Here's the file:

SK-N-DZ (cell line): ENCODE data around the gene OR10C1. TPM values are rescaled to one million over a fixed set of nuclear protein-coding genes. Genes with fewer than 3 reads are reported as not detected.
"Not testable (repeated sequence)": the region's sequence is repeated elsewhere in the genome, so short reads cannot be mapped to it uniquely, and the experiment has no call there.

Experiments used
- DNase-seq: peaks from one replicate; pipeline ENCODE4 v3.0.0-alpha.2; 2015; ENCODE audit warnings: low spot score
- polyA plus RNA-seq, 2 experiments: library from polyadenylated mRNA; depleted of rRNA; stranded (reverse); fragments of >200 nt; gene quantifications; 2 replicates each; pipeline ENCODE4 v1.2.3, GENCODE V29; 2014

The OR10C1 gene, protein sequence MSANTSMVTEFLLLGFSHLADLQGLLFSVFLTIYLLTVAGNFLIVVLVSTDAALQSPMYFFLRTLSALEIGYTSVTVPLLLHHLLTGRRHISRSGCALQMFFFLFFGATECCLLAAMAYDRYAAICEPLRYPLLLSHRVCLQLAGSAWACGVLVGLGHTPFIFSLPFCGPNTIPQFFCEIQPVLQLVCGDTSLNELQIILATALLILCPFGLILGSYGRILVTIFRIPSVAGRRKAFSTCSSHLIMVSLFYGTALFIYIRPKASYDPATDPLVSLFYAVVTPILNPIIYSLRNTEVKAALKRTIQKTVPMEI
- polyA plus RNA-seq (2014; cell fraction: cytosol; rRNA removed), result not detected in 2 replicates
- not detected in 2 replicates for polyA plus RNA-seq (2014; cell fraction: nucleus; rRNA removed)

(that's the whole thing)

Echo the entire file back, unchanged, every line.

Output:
SK-N-DZ (cell line): ENCODE data around the gene OR10C1. TPM values are rescaled to one million over a fixed set of nuclear protein-coding genes. Genes with fewer than 3 reads are reported as not detected.
"Not testable (repeated sequence)": the region's sequence is repeated elsewhere in the genome, so short reads cannot be mapped to it uniquely, and the experiment has no call there.

Experiments used
- DNase-seq: peaks from one replicate; pipeline ENCODE4 v3.0.0-alpha.2; 2015; ENCODE audit warnings: low spot score
- polyA plus RNA-seq, 2 experiments: library from polyadenylated mRNA; depleted of rRNA; stranded (reverse); fragments of >200 nt; gene quantifications; 2 replicates each; pipeline ENCODE4 v1.2.3, GENCODE V29; 2014

The OR10C1 gene, protein sequence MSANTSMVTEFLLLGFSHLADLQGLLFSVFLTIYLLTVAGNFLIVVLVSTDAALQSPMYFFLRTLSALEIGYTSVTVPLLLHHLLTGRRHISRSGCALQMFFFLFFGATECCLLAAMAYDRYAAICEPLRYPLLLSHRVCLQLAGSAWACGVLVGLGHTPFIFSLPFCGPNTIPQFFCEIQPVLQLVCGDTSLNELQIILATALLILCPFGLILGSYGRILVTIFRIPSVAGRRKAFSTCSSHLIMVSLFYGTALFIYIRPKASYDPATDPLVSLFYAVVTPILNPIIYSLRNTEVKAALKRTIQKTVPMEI
- polyA plus RNA-seq (2014; cell fraction: cytosol; rRNA removed), result not detected in 2 replicates
- not detected in 2 replicates for polyA plus RNA-seq (2014; cell fraction: nucleus; rRNA removed)